I want to randomly generate a sequence of 10 integers in the range [-2, 2] that add up to 1.

The distribution of the outcome isn't important. I just want the sequence to be random and the sum guaranteed to be the value I want.

(Scanning previous questions... I might be able to craft this answer to suit my needs, but maybe not: How to efficiently generate five numbers that add to one? )

EDIT: I added "efficiently" because I could just roll the dice over and over until I get a sequence with the right sum, but how is that fun?

EDIT: Even though I don't care if there's a bias in picking a particular sequence, Anthony Carapetis's comment makes me think that insisting on a fair selection -- where any possible solution is as likely as any other -- actually makes the problem easier. I'm going to race down that path today and see where it leads.

  • $\begingroup$ Such sequences are not random if 10 numbers in a line always add up to 1! $\endgroup$ – gammatester Sep 10 '13 at 9:39
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    $\begingroup$ "uniformly random" and "The distribution of the outcome isn't important" seem to contradict each other. $\endgroup$ – Anthony Carapetis Sep 10 '13 at 9:40
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    $\begingroup$ Well there are a finite number of such sequences so there is a uniform distribution on them... I'm unsure if there's a nice parametrization to realise it though. I guess what you're looking for a distribution that's "at least somewhat spread out". $\endgroup$ – Anthony Carapetis Sep 10 '13 at 9:47
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    $\begingroup$ Use the set $\{0\}$ and whatever distribution you want! $\endgroup$ – JP McCarthy Sep 10 '13 at 11:00
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    $\begingroup$ This problem basically boils down to finding a list of all possible sequences of 10 integers $\in \{-2,-1,0,1,2\}$ such that their sum is $1$. As Anthony Carapetis mentioned, this list is finite. After you have found the list, you can assign arbitrary probabilities to each element in the list such that they add up to 1 (in particular, you can ignore certain sequences by assigning them a probability of zero). $\endgroup$ – Martin Sep 10 '13 at 16:13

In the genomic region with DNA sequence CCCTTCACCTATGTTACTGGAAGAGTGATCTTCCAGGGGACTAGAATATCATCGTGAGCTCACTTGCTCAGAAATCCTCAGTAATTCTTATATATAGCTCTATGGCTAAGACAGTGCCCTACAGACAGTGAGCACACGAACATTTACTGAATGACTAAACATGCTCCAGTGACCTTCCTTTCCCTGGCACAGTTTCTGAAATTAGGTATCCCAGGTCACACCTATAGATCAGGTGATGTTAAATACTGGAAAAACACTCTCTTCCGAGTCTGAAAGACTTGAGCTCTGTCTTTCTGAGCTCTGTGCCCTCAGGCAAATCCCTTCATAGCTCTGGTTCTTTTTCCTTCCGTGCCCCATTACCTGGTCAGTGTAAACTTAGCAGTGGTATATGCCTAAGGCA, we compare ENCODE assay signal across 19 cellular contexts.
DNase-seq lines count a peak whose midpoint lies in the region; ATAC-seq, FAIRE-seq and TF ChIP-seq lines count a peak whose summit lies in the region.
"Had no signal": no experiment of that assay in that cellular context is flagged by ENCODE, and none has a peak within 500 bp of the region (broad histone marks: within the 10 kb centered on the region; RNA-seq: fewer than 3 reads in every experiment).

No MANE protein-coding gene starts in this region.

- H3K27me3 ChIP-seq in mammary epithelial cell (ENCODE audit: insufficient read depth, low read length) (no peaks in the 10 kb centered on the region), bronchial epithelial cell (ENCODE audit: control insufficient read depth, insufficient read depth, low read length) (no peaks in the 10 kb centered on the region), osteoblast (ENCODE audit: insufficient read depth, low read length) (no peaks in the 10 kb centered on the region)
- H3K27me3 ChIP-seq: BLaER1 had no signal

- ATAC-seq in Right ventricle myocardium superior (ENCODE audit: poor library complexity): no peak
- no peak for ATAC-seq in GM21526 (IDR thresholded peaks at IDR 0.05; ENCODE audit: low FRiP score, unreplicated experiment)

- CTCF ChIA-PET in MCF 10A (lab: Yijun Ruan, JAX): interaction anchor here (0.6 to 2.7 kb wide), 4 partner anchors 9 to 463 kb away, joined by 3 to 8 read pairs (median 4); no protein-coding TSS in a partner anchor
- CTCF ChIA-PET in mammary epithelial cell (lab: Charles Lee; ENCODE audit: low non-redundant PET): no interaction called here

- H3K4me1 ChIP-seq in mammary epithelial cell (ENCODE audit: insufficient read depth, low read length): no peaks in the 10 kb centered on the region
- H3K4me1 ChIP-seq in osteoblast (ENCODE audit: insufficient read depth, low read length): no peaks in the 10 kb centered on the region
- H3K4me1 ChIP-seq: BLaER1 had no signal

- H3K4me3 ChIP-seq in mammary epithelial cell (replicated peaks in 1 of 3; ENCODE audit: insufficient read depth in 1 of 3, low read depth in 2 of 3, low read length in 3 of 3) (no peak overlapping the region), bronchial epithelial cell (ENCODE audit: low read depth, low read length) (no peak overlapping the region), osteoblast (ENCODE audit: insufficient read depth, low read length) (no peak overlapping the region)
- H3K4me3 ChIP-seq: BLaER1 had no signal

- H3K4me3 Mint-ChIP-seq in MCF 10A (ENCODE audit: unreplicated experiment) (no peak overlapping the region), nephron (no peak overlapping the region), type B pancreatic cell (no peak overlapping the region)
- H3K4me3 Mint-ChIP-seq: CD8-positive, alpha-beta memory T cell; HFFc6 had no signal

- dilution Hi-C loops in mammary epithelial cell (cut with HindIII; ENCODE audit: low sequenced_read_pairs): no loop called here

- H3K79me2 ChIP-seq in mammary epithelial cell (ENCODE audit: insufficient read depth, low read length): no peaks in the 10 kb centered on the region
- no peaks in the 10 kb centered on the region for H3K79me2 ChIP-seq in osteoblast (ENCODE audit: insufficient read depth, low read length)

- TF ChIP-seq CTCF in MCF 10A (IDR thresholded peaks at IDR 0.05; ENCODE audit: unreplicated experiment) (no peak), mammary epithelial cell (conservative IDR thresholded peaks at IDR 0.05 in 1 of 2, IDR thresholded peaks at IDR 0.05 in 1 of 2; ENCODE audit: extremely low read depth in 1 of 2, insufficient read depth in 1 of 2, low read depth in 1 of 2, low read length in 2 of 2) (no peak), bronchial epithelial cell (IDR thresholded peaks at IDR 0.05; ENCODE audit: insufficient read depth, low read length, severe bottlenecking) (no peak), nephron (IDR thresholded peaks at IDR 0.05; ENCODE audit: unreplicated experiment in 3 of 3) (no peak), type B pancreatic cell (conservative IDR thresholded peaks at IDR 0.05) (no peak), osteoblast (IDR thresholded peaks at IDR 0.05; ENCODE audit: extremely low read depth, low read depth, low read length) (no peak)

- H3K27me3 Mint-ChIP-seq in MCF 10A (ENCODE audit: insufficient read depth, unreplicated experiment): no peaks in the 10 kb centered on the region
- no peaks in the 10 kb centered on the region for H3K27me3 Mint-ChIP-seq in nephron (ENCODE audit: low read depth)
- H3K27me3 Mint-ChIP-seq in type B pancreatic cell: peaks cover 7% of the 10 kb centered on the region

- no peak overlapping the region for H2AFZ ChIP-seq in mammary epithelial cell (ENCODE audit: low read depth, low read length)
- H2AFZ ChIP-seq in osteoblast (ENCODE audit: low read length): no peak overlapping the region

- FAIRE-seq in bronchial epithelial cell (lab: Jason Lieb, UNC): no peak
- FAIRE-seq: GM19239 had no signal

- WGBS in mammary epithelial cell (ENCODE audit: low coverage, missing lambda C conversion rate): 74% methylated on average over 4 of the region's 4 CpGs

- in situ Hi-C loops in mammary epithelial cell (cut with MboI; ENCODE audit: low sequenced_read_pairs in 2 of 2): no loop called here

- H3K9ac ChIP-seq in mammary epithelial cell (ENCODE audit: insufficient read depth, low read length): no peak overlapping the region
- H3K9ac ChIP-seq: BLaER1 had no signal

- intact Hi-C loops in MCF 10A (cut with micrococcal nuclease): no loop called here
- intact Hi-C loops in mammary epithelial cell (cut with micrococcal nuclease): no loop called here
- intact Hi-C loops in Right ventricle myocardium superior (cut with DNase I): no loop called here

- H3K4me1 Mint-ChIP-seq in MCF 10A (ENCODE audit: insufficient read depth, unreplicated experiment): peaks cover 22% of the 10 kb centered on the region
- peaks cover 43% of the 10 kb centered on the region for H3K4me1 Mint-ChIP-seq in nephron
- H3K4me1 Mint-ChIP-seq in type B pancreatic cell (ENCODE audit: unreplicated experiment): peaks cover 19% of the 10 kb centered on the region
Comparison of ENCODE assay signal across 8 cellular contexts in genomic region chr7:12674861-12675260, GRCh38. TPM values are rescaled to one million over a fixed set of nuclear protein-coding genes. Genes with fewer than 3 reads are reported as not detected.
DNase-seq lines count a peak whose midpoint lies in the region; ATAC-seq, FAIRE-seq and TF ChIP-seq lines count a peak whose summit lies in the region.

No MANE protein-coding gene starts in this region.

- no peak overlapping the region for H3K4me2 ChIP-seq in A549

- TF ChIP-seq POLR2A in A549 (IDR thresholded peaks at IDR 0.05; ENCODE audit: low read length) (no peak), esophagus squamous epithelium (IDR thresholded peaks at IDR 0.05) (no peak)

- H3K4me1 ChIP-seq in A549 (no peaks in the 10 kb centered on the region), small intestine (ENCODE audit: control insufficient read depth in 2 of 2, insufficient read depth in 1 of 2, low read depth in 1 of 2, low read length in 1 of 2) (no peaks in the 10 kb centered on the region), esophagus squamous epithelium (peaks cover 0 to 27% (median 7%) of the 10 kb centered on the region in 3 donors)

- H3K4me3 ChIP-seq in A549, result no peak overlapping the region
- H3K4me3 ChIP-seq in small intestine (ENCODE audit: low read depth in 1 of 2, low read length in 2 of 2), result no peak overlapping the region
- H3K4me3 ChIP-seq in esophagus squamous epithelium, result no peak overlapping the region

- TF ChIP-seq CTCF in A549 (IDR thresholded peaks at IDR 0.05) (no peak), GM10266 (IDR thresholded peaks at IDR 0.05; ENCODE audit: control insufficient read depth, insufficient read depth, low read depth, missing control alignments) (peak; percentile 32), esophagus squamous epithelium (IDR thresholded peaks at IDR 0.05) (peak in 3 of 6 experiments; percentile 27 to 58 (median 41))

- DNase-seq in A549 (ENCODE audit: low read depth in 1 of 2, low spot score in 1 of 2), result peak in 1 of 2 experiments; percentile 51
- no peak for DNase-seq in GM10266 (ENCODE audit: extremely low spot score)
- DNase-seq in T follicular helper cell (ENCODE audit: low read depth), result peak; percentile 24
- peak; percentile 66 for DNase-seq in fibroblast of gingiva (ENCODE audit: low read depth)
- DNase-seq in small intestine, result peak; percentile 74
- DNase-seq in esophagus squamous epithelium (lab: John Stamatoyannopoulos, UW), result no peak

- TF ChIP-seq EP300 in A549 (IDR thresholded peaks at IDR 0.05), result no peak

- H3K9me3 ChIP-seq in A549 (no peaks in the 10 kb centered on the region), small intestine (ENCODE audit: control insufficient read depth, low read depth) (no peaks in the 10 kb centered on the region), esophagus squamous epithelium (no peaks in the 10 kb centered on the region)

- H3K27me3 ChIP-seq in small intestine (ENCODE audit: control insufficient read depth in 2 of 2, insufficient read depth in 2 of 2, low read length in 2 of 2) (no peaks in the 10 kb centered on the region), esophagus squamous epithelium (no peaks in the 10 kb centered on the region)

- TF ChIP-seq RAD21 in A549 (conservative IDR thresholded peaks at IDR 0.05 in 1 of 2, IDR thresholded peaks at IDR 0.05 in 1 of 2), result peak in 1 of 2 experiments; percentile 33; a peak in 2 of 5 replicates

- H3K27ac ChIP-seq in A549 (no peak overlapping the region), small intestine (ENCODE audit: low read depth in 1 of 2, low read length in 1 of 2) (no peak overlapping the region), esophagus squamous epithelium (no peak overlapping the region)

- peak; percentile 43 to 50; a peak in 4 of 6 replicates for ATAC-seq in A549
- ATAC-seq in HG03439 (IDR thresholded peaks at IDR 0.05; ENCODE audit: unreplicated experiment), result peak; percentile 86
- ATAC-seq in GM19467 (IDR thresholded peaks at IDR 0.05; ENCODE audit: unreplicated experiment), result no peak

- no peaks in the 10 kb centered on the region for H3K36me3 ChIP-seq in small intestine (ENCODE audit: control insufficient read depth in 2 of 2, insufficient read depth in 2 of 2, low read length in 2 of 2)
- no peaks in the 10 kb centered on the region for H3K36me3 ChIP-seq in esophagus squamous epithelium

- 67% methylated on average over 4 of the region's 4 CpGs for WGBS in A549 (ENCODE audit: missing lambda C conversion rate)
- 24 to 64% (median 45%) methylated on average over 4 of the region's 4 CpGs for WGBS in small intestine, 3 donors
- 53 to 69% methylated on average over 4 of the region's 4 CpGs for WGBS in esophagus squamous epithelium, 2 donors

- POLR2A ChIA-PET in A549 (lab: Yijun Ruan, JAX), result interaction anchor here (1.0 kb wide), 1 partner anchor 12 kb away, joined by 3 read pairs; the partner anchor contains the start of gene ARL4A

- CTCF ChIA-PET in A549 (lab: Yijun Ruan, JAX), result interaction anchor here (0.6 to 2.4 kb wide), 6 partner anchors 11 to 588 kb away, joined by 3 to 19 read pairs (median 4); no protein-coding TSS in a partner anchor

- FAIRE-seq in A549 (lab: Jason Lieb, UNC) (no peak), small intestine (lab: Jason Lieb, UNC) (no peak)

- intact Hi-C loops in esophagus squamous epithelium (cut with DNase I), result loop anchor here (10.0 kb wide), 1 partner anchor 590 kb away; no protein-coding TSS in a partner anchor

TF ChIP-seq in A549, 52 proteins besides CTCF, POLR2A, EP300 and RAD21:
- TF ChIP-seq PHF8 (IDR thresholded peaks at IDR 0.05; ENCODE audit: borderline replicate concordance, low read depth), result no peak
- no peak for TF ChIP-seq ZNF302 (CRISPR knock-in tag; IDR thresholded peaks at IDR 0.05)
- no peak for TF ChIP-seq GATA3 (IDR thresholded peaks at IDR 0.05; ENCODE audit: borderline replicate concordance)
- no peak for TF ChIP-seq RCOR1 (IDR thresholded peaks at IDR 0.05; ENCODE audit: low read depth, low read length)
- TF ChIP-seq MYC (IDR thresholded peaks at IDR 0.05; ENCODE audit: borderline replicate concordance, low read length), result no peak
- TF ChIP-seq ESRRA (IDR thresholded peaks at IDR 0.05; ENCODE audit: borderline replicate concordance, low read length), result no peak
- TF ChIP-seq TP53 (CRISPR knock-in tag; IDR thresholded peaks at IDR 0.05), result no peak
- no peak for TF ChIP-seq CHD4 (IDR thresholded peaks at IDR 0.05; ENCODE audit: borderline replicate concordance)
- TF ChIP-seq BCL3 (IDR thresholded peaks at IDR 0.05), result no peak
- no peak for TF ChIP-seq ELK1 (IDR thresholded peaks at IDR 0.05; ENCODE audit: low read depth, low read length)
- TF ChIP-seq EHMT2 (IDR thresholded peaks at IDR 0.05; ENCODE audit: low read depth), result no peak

There are $837,100$ sequences that add to $1$ out of the $5^{10}=9,765,625$ total sequences. You could write a small program to generate all the sequences, add each one up, and write the ones that sum to $1$ to a file. Then generate a random number in the range $[0,837099]$ and use that one.

If you precalculate the "Pascal's triangle" you can use it to go from a number in $[0,837099]$ to a sequence. Of the $837100$ that add to $1$, there are $142740$ that finish with $-2$, $162585$ that end in $-1$, $175725$ that end in $0$, $180325$ that end in $1$, and $162585$ that end in $2$. You can test against these values to determine the last element of the sequence, then work your way back to the front. So if you want sequence $400000,$ it ends with $0$ as $142470+162585+180325 \gt 400000 \gt 142470+162585$ and it is the $94675^{\text{th}}$ of those. The first nine elements add to $1$. Of the $175725$ nine element sequences that sum to $1$, the first $37080+38165=75245$ end with $2$ or $1$, so we want the $19430^{\text{th}}$ sequence that ends in $00$ and so on.